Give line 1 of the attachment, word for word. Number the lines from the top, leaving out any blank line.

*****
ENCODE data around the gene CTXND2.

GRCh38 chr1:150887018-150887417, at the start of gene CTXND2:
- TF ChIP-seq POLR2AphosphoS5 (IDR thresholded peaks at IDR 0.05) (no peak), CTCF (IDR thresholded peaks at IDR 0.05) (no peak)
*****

ENCODE data around the gene CTXND2.